When the guys finally got home from hunting and Louie sliced up that ham pork roast, we were all pleasantly surprised at how good it was.  I mean, it was fork tender and actually delicious.   And it didn't look too bad either. 
It was no Paula Deen roast, but it tasted ok....

Fresh Ham

(Paula Deen's roast)
We had fried pork with biscuits and eggs this morning and tonight we're going to have barbeque pork sandwiches on hard rolls for dinner.  All's well that ends well.  So that's my story on how a ham is really a pork roast and I learned a lot about ham and pork roast in the last 2 days.  Now I have to go buy a cured, smoked ham so I can use up the pineapple and brown sugar that I bought.  I'm not promising that my ham will look anything like Dolly's though when I'm done.
Linking up with.....

Thursday, November 20, 2014

Author Interview - David McRee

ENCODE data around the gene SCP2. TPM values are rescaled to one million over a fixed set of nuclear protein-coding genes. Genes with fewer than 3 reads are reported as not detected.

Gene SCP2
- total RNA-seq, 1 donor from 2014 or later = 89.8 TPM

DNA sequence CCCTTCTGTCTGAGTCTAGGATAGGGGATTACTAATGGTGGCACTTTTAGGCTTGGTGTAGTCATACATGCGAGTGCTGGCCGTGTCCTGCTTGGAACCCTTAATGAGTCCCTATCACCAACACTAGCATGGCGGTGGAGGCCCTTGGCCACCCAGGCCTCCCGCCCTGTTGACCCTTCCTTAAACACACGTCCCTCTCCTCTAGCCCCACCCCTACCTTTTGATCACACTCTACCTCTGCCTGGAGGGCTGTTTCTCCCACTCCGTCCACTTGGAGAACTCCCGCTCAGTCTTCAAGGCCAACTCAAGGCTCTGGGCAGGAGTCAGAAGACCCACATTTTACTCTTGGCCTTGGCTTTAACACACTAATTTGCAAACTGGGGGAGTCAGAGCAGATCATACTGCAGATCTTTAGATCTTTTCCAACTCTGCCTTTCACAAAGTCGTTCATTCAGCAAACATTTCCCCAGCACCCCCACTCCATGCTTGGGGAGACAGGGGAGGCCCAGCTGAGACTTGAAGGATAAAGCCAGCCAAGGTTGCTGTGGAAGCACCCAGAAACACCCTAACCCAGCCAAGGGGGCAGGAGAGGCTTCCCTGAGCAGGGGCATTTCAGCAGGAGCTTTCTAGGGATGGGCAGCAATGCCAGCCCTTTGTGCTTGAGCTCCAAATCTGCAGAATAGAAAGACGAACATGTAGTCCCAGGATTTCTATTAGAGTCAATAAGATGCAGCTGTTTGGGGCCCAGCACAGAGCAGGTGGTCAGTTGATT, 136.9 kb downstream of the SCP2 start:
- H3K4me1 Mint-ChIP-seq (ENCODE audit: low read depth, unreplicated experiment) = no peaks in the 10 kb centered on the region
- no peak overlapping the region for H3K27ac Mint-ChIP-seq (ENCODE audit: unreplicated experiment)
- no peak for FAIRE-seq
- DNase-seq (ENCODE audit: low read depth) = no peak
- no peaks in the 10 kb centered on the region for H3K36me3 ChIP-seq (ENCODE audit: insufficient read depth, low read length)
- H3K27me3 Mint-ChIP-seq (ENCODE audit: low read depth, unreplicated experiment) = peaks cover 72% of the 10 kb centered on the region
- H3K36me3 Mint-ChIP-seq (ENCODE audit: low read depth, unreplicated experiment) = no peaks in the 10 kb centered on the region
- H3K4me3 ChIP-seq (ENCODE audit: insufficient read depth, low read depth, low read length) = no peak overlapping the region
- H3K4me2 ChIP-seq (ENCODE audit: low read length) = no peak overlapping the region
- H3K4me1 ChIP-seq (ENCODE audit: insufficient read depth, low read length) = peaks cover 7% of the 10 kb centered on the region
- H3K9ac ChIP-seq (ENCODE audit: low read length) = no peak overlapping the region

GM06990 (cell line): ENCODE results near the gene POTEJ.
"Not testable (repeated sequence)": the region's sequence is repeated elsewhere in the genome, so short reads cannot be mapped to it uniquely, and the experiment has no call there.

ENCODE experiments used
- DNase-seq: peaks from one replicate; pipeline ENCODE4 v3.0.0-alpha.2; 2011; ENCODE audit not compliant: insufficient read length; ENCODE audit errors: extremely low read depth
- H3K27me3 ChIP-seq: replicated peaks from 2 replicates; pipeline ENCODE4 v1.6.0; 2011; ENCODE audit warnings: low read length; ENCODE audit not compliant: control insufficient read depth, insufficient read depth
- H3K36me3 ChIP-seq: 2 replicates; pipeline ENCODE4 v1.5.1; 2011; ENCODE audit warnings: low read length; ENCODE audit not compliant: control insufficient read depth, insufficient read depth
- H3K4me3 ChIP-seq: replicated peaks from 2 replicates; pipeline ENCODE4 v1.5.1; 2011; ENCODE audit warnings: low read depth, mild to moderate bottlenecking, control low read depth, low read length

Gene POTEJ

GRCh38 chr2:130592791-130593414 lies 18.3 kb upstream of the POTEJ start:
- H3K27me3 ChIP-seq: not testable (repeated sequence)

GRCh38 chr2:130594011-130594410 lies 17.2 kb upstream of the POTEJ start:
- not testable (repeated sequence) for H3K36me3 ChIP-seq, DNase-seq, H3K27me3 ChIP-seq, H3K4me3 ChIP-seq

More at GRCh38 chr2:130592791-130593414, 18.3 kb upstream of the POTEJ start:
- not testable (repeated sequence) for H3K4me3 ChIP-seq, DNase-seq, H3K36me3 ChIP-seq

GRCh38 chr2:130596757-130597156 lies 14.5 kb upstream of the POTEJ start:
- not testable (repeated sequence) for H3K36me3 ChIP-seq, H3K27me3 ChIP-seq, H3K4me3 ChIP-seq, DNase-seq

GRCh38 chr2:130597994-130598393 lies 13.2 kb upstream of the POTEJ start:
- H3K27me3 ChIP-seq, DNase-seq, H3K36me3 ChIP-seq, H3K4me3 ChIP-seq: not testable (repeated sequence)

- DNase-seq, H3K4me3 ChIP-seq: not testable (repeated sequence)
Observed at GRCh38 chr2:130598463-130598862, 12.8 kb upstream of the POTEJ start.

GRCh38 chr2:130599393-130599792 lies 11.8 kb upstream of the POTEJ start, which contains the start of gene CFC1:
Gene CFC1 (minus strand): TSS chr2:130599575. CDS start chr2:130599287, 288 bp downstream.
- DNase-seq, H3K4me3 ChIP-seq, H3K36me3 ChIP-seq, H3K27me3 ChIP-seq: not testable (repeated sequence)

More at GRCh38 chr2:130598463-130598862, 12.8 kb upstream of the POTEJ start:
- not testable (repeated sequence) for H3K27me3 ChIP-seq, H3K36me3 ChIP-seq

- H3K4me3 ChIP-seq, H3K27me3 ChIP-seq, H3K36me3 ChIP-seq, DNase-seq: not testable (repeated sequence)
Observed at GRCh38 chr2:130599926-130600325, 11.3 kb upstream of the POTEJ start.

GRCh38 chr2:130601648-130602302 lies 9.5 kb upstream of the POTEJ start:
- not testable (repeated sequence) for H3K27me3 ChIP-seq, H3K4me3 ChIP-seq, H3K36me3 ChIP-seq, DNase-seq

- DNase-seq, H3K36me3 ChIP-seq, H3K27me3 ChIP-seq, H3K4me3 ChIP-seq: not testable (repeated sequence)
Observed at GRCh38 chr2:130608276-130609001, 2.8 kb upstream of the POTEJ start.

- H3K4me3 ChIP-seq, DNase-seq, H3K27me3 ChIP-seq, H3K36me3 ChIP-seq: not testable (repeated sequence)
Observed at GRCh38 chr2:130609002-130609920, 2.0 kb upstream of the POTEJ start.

If you missed my book review on Monday on "BeachHunter's Florida Gulf Beaches Access Guide" then go here to read it.  Author David McRee stopped by to say hello and to do an interview so please read on....

You now call yourself a professional Beach Bum.  You served as a beach expert for for over 2 years providing multimedia content.  What is your writing and photography background?

My only experience with writing and photography was researching and writing my Florida Gulf Beaches Access Guide and building my website. I took beach photos for the book and website. In 2007, Miles Media in Sarasota was looking for someone to create content about beaches for the new Visitflorida website. One of the editors found my website and liked my writing, so they offered me the contract position. I gained a lot of valuable experience and contacts from that assignment and got to travel to beaches all over the state, including my first trip to the Dry Tortugas.